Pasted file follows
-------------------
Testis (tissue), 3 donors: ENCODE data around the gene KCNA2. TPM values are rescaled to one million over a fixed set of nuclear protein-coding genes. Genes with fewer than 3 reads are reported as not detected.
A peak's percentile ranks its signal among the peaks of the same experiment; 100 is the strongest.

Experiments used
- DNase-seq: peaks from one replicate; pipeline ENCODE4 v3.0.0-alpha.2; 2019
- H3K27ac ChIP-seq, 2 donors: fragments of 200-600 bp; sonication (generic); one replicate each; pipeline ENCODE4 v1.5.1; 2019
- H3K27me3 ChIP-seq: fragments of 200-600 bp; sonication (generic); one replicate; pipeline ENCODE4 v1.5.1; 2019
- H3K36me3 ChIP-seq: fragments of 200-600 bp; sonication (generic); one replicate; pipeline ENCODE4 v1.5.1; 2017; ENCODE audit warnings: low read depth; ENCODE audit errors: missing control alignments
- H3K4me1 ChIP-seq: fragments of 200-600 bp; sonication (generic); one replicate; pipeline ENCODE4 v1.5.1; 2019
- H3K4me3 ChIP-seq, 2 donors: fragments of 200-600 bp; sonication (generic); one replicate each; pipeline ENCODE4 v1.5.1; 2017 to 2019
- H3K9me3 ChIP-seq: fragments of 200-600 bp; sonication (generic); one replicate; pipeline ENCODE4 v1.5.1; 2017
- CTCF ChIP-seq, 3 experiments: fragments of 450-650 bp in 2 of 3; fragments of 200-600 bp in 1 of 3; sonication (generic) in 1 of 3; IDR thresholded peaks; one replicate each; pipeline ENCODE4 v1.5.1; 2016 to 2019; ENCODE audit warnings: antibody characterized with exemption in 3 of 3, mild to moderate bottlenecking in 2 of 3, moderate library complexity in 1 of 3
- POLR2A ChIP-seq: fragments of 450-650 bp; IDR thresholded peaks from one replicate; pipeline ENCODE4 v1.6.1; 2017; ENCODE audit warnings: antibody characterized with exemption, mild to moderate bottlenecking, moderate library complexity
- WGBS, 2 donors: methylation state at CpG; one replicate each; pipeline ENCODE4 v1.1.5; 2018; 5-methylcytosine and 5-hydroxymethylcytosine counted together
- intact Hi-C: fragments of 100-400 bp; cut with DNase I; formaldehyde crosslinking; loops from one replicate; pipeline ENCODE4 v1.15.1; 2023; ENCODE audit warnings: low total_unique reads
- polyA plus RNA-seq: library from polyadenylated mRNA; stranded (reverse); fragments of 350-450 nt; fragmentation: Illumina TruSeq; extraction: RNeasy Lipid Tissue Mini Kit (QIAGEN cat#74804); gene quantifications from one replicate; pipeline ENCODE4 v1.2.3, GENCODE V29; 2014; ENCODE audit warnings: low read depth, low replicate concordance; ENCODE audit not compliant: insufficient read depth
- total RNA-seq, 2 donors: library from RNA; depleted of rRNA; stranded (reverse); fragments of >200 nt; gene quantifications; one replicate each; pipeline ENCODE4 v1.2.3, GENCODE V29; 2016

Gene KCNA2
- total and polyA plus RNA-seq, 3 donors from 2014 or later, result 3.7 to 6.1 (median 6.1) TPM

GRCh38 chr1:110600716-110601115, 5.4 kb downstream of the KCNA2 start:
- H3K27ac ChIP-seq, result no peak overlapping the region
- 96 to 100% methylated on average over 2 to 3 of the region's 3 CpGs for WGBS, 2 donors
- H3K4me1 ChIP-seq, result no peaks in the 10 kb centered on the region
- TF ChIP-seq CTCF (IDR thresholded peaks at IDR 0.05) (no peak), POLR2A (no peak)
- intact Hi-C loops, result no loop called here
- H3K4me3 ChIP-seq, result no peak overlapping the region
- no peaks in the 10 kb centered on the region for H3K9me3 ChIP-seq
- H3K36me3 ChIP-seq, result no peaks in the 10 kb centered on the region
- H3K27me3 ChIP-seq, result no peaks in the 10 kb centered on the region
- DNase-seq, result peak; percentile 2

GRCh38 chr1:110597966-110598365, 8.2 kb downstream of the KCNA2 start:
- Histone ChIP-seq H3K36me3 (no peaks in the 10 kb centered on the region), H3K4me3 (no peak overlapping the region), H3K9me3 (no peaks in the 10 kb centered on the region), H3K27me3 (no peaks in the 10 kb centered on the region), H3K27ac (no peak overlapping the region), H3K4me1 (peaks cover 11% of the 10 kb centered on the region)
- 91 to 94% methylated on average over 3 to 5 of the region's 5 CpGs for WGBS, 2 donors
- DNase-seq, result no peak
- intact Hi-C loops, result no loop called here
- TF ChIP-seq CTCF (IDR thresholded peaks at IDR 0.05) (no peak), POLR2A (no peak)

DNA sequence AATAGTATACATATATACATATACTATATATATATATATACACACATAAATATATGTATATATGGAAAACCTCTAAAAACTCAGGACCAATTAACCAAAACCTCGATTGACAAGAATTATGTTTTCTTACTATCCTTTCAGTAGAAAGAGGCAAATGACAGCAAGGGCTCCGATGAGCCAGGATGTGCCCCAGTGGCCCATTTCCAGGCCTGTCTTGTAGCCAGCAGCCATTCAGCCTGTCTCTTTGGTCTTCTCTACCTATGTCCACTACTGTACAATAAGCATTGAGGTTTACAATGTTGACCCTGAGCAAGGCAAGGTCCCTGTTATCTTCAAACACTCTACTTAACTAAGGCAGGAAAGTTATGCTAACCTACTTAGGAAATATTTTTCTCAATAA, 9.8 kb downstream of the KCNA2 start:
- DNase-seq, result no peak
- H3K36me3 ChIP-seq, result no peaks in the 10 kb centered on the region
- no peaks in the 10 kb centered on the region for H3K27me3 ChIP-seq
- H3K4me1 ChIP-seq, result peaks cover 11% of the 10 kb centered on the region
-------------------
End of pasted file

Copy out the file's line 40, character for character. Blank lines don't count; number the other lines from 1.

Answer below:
- H3K4me1 ChIP-seq, result peaks cover 11% of the 10 kb centered on the region